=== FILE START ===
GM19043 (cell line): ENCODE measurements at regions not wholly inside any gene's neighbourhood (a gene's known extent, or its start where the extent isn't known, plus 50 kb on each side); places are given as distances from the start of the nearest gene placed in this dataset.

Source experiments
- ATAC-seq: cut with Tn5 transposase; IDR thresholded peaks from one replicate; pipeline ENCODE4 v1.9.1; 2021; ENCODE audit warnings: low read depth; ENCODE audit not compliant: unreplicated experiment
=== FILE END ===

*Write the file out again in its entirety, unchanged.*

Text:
GM19043 (cell line): ENCODE measurements at regions not wholly inside any gene's neighbourhood (a gene's known extent, or its start where the extent isn't known, plus 50 kb on each side); places are given as distances from the start of the nearest gene placed in this dataset.

Source experiments
- ATAC-seq: cut with Tn5 transposase; IDR thresholded peaks from one replicate; pipeline ENCODE4 v1.9.1; 2021; ENCODE audit warnings: low read depth; ENCODE audit not compliant: unreplicated experiment